A mural honoring women of the Iranian protest movement in the Talpio neighborhood of Jerusalem.
A mural honoring women of the Iranian protest movement in the Talpio neighborhood of Jerusalem.

Iranian protest mural in Jerusalem has ties to Bay Area radio star

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A 21-foot tall mural honoring efforts by Iranian women to secure their religious and personal freedom, which was unveiled in Jerusalem this month, has a Bay Area backstory.

On Nov. 10, Hooman Khalili — an Iranian-born media personality who for 20 years worked at the Bay Area FM radio station Alice 97.3 — posted a picture of himself on Instagram with the Tehran-born, S.F.-based artist Farnaz Zabetian.

The two were standing in Clarion Alley, the outdoor gallery and tourist attraction in San Francisco’s Mission District, in front of a mural Zabetian painted to raise awareness about the ongoing Iranian protest movement. Since September, Iranians have demonstrated in the streets after Mahsa Amini, an Iranian woman of Kurdish descent, died while in the custody of the religious police. She had been arrested for violating the country’s dress code.

Zabetian’s mural depicts an Iranian woman cutting her hair — a sign of protest against the religious rules enforced by the Iranian regime — backgrounded by the colors of the Iranian flag and the popular Kurdish slogan “Woman. Life. Freedom.”

Khalili’s Instagram post, which has now garnered more than 2,100 likes, caught the eye of an Israeli journalist, who tagged the deputy mayor of Jerusalem, Fleur Hassan-Nahoum.

“@fleurhassann we need a mural like this in the Shuk in Jerusalem!” wrote Emily Schrader, a senior correspondent for Ynet.

“Let’s do it,” Hassan-Nahoum responded. “I happen to be in charge of art in the public space committee.”

Khalili, 48, spoke on the phone with Hassan-Nahoum, who told him that Israelis support the Iranian people and said she’d like to put up a similar mural in Jerusalem.

Within a matter of days, Khalili was working with the Russian-born Israeli artist Ana Kogan to design a new piece of public art. On Jan. 8, Khalili attended the unveiling of the mural on the side of a building in the Talpiot neighborhood of Jerusalem. It will be on display for six months.

The artwork depicts four women who have become emblematic of the protest movement in Iran underneath the words, in Hebrew, “Woman. Life. Freedom.” The women are Amini, Sarina Esmailzahdeh, Nika Shakarami and Fereshteh Ahmadi. Esmailzahdeh and Shakarami were 16-year-old Persian girls believed to have been killed at the hands of security forces during the recent protests. Ahmadi was the mother of a young girl shot by Islamic Republic forces while standing on a roof in the Kurdish city of Mahabad, according to her family.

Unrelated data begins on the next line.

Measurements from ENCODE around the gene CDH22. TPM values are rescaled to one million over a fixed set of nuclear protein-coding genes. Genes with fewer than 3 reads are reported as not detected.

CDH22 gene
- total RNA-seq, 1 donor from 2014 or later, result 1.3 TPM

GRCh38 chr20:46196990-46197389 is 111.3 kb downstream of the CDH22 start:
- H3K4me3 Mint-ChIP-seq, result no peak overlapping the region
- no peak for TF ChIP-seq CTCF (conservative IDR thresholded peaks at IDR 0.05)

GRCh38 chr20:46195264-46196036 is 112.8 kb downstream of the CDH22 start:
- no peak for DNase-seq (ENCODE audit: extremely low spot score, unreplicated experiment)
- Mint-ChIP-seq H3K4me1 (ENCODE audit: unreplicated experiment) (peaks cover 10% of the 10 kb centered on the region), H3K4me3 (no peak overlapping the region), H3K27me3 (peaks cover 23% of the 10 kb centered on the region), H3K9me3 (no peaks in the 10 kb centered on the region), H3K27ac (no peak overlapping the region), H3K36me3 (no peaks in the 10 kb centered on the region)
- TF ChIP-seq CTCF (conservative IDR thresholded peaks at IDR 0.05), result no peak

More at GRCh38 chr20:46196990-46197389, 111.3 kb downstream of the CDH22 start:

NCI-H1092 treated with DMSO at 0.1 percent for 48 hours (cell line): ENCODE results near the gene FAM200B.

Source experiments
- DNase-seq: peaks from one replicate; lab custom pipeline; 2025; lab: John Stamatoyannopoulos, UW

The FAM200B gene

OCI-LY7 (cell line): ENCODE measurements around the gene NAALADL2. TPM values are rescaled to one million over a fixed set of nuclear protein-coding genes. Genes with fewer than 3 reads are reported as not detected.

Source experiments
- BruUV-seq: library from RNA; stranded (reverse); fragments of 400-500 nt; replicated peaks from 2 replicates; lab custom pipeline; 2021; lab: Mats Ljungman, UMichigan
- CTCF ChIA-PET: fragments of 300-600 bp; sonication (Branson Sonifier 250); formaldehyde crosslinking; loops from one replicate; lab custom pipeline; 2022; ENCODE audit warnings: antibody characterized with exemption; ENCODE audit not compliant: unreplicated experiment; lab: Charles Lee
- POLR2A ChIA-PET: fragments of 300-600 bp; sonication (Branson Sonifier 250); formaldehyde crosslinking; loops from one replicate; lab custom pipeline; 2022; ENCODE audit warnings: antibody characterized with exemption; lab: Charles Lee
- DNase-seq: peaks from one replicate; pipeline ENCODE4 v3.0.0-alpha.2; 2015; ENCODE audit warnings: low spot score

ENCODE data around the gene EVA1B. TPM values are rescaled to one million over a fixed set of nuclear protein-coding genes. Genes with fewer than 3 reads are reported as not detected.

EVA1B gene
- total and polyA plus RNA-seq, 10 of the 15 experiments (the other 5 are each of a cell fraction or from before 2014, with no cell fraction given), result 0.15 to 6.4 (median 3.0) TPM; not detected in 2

“We wanted to honor them,” Khalili, 48, told J. “I wanted the family members of these people to say, ‘I cannot believe there is an image of my mom, or my sister, or my daughter, hanging in Jerusalem.’”

During his remarks at the unveiling, he asked the crowd to recite the priestly blessing, the prayer from the Torah, often said by parents for their children on Shabbat. The prayer asks God for protection; for him to ”turn his face” upon the ones blessed.

For years, Khalili was a third mic, or supporting character, on one of the Bay Area’s most popular morning drive-time radio talk shows, “Sarah and Vinnie.” With a relaxed, playful personality, a touch of Christian religiosity and pointed optimism (“my entire life is a miracle,” he often says), he developed a fan base, and today boasts more than 25,000 Instagram followers. Today he works as the creative director for the Park James, a luxury hotel in Menlo Park.

Khalili fled Iran as a toddler with his mother one year before the 1979 Islamic revolution. In recent months, he has been a vocal proponent of pro-democracy protests there. Born a Muslim, he later converted to Christianity and has since developed close ties to Israel. He has visited the country five times, including on a 2017 trip with the S.F.-based Jewish Community Relations Council.

I wanted the family members of these people to say, ‘I cannot believe there is an image of my mom, or my sister, or my daughter, hanging in Jerusalem.’

Khalili said he was not aware of the controversy surrounding Clarion Alley, the site of Zabetian’s mural that is overseen by the nonprofit Clarion Alley Mural Project. A handful of murals there are sharply critical of Israel or support the boycott, divestment and sanctions movement.

One in particular drew unambiguous rebukes from the JCRC last year when a replica was slated to be included in a public exhibit at the San Francisco Public Library. The mural includes the words “Zionism Is Racism,” which JCRC called inaccurate and harmful to the Jewish community. The controversy surrounding the mural derailed the public library exhibit.

Khalili said he received some pushback from fans who opposed his traveling to Israel for political reasons. He said he hoped when they saw the result of his visit, their minds would change. “And I’m not kidding you, when the mural went up, every single one of them said, ‘Wow,’” Khalili said. “That is beautiful.”

The Jerusalem mural is just the beginning of his efforts to raise awareness about the cause of Iranian women, he added, and he sees Israel as a powerful location for those efforts. He called Jerusalem “the most important city in the world.”

“Just to be crystal clear, this isn’t the only [mural] I’m going to do in Israel,” he said. “I’m going back.”

Gabe Stutman
Gabe Stutman

Gabe Stutman is the news editor of J. Follow him on Twitter @jnewsgabe.